J. V. Stalin

The Press 1

July 20, 1908

Source : Works, Vol. 2, 1907 - 1913
Publisher : Foreign Languages Publishing House, Moscow, 1954
Transcription/Markup : Salil Sen for MIA, 2008
Public Domain : Marxists Internet Archive (2008). You may freely copy, distribute, display and perform this work; as well as make derivative and commercial works. Please credit "Marxists Internet Archive" as your source.

Flunkey "Socialists"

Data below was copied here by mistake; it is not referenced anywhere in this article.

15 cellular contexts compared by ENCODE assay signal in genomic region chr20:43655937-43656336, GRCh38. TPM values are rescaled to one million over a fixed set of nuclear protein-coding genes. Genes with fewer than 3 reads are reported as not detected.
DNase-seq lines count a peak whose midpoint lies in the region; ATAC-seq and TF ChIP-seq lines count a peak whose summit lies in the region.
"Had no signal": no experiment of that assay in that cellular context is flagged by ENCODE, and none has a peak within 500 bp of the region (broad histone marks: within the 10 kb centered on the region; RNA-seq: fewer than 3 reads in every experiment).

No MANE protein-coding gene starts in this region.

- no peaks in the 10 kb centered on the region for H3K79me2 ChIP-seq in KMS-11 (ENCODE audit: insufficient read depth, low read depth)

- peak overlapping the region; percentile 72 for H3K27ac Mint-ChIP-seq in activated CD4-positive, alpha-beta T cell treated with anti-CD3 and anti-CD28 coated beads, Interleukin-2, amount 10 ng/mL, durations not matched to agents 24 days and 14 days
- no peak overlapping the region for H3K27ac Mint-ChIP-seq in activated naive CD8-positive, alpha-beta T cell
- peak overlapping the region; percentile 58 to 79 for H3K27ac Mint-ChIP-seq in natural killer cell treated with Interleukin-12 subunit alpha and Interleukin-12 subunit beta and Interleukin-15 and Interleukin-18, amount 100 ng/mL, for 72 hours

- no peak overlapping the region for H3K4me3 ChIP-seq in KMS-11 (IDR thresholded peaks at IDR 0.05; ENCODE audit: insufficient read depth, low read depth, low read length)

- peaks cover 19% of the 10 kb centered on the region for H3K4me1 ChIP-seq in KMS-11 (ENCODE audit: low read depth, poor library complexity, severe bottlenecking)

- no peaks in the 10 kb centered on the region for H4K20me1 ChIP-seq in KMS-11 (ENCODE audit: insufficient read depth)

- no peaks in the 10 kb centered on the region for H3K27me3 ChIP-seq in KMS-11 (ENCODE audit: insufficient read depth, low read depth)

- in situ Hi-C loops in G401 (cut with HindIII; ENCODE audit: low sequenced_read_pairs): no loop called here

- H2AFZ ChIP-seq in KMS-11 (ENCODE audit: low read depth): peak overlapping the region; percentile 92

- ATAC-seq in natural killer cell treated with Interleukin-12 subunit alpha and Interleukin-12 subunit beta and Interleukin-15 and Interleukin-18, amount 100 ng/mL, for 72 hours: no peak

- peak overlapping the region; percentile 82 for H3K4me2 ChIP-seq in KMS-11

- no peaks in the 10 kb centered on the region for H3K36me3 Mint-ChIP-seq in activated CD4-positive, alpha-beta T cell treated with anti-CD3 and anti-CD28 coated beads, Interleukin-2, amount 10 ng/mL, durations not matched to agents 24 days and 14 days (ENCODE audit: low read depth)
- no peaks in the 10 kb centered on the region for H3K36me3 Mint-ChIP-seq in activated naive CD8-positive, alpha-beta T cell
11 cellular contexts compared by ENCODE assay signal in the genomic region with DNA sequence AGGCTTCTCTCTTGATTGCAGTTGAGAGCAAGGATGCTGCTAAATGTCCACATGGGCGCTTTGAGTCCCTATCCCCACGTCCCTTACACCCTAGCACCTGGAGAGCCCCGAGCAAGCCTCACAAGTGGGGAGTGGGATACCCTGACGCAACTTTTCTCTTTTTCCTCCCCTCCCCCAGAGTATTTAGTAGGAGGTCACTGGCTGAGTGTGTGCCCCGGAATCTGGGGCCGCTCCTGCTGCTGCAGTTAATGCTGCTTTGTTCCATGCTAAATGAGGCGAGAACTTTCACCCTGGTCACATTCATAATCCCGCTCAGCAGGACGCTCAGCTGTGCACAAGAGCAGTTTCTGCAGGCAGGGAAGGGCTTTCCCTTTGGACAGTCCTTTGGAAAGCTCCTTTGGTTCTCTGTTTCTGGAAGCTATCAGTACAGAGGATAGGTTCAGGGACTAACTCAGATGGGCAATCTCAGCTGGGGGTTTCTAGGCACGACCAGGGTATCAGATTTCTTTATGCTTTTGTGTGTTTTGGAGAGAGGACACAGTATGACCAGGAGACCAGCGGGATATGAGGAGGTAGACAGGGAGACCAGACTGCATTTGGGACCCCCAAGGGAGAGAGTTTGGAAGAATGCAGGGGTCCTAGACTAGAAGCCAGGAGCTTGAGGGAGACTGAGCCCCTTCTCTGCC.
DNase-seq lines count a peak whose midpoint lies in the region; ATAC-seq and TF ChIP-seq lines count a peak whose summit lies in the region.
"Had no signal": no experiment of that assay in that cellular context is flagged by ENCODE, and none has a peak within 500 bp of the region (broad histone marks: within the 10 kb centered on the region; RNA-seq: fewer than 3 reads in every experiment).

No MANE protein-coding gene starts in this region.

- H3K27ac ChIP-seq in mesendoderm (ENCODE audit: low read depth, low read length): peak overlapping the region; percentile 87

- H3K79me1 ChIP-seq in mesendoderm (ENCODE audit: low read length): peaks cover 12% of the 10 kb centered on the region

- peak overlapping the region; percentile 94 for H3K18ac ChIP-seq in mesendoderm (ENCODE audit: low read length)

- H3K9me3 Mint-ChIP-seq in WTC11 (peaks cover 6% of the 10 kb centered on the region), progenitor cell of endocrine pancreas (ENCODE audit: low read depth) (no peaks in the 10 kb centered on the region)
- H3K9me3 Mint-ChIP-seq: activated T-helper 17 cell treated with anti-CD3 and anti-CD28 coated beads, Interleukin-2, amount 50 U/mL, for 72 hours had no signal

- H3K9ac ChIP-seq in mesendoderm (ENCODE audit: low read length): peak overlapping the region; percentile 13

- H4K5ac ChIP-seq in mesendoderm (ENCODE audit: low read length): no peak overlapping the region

One of the newspapers published in Tiflis is a Georgian-language one which calls itself Napertskali. 2 It is a new and at the same time a very old paper, for it is the continuation of all the Menshevik newspapers published in Tiflis since the time of Skhivi of 1905. Napertskali is edited by an old group of Menshe-vik opportunists. But that is not the only point, of course. The main point is that the opportunism of this group is something exceptional, something fabulous. Opportunism is lack of principle, political spineless-ness. We declare that no Menshevik group has displayed such crass spinelessness as is displayed by the Tiflis group. In 1905 this group recognised the role of the proletariat as the leader of the revolution (see Skhivi). In 1906 it changed its "position" and declared that "it is no use relying on the workers . . . the initiative can come only from the peasants" (see Skhivi). In 1907 it changed its "position" again and stated that "leadership of the revolution must belong to the liberal bourgeoisie" (see Azri 3), etc., etc.